9. A process for reducing the effect of noise contributions in the measurement of the amplitude of low frequency signals received by a vehicle access fob containing a low frequency amplifier, comprising the steps of determining a noise contribution introduced by the specific said low frequency amplifier contained in said fob, storing said noise contribution in the associated said fob, using the low frequency amplifier in the measurement the amplitude of a low frequency signal, and adjusting the measurement in accordance with said stored noise contribution.

10. A process as set forth in claim 9, wherein said step of adjusting the measurement comprises the step of subtracting said stored noise contribution from said measurement.

11. A process as set forth in claim 9, wherein said step of determining a noise contribution comprises the steps of applying a low frequency signal of known strength to said fob in multiple orientations, measuring the amplitude of said low frequency signal in each said applied orientation as received at said fob, subtracting the known strength of said applied low frequency signal from each said measurement to produce difference values corresponding to noise arising in each orientation, and calculating said noise contribution from said difference values.

12. A process as set forth in claim 9, wherein said step of determining a noise contribution comprises the steps of measuring the amplitude of received low frequency signal when no low frequency signal is present, and calculating said noise contribution from said measured amplitude.

Description:

CROSS REFERENCE TO RELATED APPLICATIONS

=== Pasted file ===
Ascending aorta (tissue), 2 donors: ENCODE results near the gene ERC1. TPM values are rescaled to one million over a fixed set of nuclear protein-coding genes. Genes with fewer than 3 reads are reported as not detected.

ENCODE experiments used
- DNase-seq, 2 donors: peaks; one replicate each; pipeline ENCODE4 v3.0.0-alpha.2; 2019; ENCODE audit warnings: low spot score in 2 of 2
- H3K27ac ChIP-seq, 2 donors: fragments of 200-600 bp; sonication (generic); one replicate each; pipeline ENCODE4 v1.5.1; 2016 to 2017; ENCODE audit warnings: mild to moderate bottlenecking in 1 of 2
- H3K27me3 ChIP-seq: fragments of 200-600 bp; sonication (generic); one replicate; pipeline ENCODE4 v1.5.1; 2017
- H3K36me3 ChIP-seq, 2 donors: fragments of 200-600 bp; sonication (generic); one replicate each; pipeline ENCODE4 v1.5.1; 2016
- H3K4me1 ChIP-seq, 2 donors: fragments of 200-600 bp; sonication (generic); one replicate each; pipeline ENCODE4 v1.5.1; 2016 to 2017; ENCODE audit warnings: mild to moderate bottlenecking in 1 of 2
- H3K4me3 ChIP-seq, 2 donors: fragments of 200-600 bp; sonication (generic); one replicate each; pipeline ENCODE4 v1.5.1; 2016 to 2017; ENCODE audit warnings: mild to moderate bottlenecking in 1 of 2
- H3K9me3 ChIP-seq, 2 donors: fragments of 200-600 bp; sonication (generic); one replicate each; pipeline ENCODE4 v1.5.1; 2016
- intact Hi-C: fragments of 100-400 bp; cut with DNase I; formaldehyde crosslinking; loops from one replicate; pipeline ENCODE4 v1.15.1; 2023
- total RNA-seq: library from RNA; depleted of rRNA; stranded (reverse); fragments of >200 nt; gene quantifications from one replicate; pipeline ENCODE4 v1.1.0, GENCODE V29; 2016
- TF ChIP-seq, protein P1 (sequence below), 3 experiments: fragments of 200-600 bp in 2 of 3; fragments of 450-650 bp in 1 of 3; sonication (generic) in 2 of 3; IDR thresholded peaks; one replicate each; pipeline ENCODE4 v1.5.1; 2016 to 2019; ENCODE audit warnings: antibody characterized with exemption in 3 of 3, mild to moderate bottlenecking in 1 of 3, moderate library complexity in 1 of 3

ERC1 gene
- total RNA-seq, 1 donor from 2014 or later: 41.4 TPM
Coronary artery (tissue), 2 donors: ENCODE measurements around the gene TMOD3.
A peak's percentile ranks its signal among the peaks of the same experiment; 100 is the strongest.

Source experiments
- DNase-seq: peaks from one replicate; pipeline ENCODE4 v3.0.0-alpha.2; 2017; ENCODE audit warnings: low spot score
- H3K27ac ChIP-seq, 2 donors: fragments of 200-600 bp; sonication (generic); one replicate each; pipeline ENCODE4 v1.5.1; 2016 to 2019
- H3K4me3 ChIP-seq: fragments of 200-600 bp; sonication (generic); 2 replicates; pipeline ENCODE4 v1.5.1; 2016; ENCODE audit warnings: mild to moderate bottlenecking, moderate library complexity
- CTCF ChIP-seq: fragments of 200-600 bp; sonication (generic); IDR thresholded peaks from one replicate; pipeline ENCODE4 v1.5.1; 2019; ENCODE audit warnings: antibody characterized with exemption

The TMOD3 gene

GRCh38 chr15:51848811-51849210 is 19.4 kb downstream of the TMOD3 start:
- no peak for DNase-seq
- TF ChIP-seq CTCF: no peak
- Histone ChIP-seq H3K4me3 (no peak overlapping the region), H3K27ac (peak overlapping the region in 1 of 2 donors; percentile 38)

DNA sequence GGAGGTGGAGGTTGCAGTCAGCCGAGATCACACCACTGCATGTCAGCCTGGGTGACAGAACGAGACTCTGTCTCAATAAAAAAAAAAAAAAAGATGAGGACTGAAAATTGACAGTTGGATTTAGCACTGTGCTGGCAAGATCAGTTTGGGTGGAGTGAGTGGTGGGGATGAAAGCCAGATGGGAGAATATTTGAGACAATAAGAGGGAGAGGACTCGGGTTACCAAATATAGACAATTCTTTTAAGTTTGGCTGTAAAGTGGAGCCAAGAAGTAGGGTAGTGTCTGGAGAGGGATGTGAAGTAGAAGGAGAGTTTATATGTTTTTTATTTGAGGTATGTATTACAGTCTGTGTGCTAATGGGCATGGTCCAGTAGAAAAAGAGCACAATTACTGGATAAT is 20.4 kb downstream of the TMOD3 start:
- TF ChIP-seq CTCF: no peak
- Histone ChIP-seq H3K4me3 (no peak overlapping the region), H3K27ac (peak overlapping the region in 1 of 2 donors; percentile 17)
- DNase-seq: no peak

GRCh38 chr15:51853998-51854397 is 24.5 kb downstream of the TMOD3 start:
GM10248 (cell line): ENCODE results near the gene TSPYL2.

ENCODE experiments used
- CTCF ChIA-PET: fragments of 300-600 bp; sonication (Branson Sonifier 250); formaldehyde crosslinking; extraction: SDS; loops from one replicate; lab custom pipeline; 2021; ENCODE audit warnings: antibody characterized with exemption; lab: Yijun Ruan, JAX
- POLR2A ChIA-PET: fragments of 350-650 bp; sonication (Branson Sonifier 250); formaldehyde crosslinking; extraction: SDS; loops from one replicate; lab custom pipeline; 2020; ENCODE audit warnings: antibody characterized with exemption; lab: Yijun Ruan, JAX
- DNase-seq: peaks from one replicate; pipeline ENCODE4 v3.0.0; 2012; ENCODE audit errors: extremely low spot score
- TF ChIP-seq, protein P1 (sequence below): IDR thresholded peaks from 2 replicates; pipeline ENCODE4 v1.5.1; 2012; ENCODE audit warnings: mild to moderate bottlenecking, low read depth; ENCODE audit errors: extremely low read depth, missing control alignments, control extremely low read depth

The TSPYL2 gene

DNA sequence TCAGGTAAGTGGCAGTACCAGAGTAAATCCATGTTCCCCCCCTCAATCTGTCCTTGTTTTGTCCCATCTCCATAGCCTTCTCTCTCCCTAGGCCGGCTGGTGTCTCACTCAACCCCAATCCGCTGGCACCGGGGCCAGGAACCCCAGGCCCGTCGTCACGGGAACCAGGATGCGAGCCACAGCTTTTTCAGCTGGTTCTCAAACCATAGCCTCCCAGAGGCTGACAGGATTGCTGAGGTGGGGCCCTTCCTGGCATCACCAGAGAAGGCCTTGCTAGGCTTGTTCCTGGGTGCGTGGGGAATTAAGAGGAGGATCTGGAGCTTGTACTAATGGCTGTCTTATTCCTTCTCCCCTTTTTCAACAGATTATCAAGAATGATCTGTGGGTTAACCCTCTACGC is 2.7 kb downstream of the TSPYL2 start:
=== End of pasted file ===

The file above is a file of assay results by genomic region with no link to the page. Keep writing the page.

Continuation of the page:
This patent application claims priority to and the benefit of co-pending U.S. Provisional Application Ser. No. 61/841,543, filed Jul. 1, 2013, entitled LOW LEVEL, LOW FREQUENCY SIGNAL MEASUREMENT, which is incorporated herein by reference in its entirety.

FIELD OF THE INVENTION

The present invention is directed to the measurement of low level, low frequency electromagnetic signals and will be specifically described with respect to the use of such measurements in a vehicle remote keyless entry and keyless start system.

BACKGROUND

In recent years the mechanical locking systems used to secure the doors of a vehicle and to start the vehicle have increasingly been augmented by, and in some cases replaced by, electronic systems. Such systems, sometimes referred to as ‘passive remote keyless entry’ and ‘keyless start’ systems, detect the proximity of an electronic tag or fob carried by the vehicle owner and automatically unlock the vehicle doors and enable the startup of the vehicle. Thus, as the owner approaches the vehicle the doors unlock automatically, and upon entry into the vehicle the owner may start the engine simply by pressing the ‘start’ button. No mechanical key is required either for vehicle entry or operation. Conversely, when the owner leaves the vehicle and walks away, the vehicle doors will automatically lock and the start switch will be disabled.

Interaction between the vehicle-mounted system and the fob is wireless, via a radio link. The vehicle radiates a low frequency (“LF”) electromagnetic field that is sensed by the fob when the fob comes within proximity of the vehicle. Upon detection of the LF field, the fob sends a radio frequency (“RF”) message to the vehicle. Identification codes and encryption ensure that the link between the fob and the vehicle is secure.

It is important for security reasons that the vehicle doors unlock only when the fob is very close to the vehicle, typically within one or two meters of the door. In some systems, the fob distance from the vehicle is determined from the strength of the LF field at the fob, since the strength of the field at the fob will increase as the fob approaches the vehicle. In such systems, the strength of the LF field at the fob may be measured by the fob, and the measured field strength may then be sent back to the vehicle via the RF link. The keyless entry and keyless start system on the vehicle receives the field strength measurement and compares the measured field strength against a threshold to determine when to unlock the vehicle doors. US Patent Application 2012/0062358 describes an LF antenna for use in a passive keyless entry system of this general sort. The described antenna has a single core surrounded by multiple windings such that the antenna combines the functions of a three dimensional (3D) LF antenna and an RF antenna.